Zoning Board Approves Permit For Extended-Stay Hotel

By Riya Bhattacharjee
Thursday August 07, 2008 - 11:57:00 AM

Visitors, business travelers and international students at UC Berkeley might soon be able to stay in the city for up to a year without having to worry about signing leases or dealing with fussy landlords. 

The Berkeley Zoning Adjustments Board last week approved a use permit for a 68-room extended-stay hotel in downtown Berkeley. It will be located in a five-story building at 2136 Center St. previously approved for condos. 

The hotel will be the first in the city to cater to travelers looking to extend their stay in Berkeley for more than a few days, according to Berkeley-based Iranian-born developer Soheyl Modarressi, who owns the property. 

Modarressi, who is president of the Oxford Development Group, developed Epicurious Garden, located in the Gourmet Ghetto on North Shattuck, over a period of three years. 

According to him, the hotel would “serve an unmet demand for extended stay accommodations within the city.” 

“There are no extended stays in Berkeley,” he told the zoning board at a public meeting last week. “People who want to stay for a month are going to Emeryville and Richmond ... Extended stay is a new idea and it’s important to get it done before the market shifts again. The banks are being conservative with loans right now.” 

According to a staff report, Modarressi had a difficult time securing funds for the proposed project because of the “recent dramatic decline in the real estate and financial market.” 

Modarressi said the hotel rooms would be upscale luxury units with maid service. 

Hotel amenities would include furnished studios and one-bedroom units with bathrooms, but, unlike a typical hotel room, each unit would come with a fully equipped kitchen, which guests would be responsible for cleaning. 

“We expect our clients to stay from two weeks to four or five months,” he said. 

According to the staff report, “visitors would typically stay an average of one to six weeks, but have the option of staying up to a year to accommodate the needs of corporate relocations, extended work relocations, visiting researchers, faculty and family of UC Berkeley students.” 

Located on Center between Shattuck Avenue and Oxford Street, the proposed project—on a 23,017-square-foot site—is close to the downtown BART and the UC Berkeley campus.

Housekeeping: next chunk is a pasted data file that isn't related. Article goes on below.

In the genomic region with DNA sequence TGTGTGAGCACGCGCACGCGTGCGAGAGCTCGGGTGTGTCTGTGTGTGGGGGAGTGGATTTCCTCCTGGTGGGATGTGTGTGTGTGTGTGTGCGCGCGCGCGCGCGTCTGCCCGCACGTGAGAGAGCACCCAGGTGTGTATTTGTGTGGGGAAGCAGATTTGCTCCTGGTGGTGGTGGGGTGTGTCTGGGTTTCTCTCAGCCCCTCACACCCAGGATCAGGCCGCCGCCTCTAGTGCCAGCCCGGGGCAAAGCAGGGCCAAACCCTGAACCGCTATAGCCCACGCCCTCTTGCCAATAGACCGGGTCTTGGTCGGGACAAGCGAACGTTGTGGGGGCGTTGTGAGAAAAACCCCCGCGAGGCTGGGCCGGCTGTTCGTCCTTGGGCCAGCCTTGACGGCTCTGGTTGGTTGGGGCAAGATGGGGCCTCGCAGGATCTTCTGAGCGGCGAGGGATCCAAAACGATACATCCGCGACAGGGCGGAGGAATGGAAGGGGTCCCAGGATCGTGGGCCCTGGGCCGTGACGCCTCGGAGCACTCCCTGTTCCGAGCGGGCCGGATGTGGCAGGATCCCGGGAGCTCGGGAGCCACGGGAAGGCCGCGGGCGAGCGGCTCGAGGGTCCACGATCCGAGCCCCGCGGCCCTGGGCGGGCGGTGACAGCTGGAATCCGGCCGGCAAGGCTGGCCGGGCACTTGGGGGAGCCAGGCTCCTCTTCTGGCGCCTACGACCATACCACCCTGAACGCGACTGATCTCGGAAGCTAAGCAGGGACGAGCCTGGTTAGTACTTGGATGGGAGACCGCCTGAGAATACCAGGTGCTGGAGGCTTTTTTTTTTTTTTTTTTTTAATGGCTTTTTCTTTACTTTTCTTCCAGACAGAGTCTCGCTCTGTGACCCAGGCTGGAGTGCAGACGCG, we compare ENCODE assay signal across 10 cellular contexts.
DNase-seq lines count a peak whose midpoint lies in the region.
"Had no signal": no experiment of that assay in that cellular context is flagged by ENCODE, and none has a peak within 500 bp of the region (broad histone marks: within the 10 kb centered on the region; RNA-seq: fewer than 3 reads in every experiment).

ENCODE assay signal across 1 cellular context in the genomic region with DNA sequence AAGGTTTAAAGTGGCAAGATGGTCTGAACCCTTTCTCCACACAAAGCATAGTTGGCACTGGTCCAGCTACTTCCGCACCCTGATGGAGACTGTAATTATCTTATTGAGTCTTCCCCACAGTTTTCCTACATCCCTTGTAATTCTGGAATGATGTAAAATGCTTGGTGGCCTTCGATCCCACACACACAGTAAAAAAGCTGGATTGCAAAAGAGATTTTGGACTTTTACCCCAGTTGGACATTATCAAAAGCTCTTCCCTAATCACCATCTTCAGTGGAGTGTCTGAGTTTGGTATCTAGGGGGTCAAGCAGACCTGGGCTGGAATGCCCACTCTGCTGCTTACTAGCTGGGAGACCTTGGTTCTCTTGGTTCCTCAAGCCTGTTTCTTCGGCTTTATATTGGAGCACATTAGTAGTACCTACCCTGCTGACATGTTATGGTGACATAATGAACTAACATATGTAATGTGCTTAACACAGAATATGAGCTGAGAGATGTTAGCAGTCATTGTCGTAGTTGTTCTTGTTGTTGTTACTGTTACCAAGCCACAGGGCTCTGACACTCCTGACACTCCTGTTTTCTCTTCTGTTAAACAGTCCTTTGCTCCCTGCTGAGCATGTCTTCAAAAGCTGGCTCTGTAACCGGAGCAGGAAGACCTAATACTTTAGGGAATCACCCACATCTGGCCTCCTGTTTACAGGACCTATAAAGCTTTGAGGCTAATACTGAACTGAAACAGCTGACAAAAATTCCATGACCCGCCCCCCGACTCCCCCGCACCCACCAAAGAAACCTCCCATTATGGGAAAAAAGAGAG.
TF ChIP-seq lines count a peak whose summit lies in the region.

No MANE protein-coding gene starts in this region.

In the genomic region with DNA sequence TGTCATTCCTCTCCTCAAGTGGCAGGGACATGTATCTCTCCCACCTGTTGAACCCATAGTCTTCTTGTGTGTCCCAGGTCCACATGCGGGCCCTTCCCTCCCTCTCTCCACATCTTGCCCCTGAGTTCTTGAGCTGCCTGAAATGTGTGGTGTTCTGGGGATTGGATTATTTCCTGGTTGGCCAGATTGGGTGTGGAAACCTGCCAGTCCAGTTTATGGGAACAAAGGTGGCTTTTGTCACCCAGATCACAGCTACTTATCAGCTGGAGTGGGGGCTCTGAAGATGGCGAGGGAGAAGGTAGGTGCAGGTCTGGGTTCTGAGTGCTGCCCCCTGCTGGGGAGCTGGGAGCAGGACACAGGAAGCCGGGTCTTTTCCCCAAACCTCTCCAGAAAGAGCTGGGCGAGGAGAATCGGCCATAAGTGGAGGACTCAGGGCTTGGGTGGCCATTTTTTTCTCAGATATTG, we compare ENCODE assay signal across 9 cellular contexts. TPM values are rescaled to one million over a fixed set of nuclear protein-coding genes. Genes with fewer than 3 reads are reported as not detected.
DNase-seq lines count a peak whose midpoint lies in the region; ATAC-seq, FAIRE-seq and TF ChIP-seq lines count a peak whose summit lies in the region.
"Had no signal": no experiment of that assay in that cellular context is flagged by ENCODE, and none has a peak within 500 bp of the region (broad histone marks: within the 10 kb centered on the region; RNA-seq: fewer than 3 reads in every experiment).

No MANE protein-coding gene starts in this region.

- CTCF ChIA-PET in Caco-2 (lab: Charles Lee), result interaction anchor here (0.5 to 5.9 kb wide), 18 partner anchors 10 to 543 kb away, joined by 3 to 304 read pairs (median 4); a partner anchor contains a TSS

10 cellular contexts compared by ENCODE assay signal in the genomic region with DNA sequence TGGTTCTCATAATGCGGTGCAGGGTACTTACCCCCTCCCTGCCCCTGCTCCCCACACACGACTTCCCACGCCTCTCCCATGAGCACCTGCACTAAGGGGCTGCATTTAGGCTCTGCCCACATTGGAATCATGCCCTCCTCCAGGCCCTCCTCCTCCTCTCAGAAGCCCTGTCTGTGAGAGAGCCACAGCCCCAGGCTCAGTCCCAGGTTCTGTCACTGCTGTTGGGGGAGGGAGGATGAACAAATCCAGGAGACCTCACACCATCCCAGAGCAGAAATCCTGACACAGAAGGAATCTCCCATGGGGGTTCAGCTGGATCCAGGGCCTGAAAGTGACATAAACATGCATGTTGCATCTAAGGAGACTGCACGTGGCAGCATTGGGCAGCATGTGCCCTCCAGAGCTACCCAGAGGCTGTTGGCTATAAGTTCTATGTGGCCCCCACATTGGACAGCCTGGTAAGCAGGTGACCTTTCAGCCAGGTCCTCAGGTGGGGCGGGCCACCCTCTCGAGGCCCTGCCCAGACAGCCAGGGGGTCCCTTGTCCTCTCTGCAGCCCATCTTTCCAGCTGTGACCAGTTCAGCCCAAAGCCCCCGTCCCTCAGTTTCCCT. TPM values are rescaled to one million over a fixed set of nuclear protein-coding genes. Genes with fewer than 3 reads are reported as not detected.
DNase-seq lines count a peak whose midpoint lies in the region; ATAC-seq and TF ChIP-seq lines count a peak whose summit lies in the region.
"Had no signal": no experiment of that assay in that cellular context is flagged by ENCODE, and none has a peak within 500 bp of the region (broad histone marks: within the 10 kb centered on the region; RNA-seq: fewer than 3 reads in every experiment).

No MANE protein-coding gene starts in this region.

The site is now a 36-spot parking lot facing Oxford Lane, and the new hotel will be located behind the two-story historic Thomas Block building. 

It is also close to the Brower Center, located on the southwest corner of Allston Way and Oxford, and to the Arpeggio mixed-use project, located on the north side of Center Street west of Shattuck Avenue, which are both under construction. 

UC Berkeley is also designing a new art museum at the northwest corner of Oxford and Center. 

The zoning board approved two separate use permits for the extended-stay hotel—as a tourist hotel and a residential hotel—since it was a slightly different concept, zoning officials said. 

“It’s more like a residence inn,” zoning secretary Steve Ross told the Planet. “It has a slightly different use than residential or tourist hotels. So we required two different use permits to define it. Tourist hotels are limited to shorter stays whereas residential hotels allow for a slightly longer stay. Since the units in this building were already designed as dwelling units, the hotel rooms have a little kitchenette and a wet bar to make the stay more comfortable.” 

According to the staff report, “extended stay hotels offer flexibility to those clients who may require accommodations for greater than the 14 days allowed in the tourist hotel and would like the full amenities provided in a home, but do not wish to enter into long-term lease agreements in the rental housing market due to the limited duration of their stay.” 

The city’s municipal code defines a tourist hotel room “as one with an occupancy not to exceed 14 consecutive days,” and a residential hotel room is defined as “one to be used, designed or intended to be used for a period of 14 consecutive days or more. 

The city currently doesn’t have a separate use permit for extended-stay hotels. 

The city would also get transit occupancy taxes from the tourist hotel use, Ross said.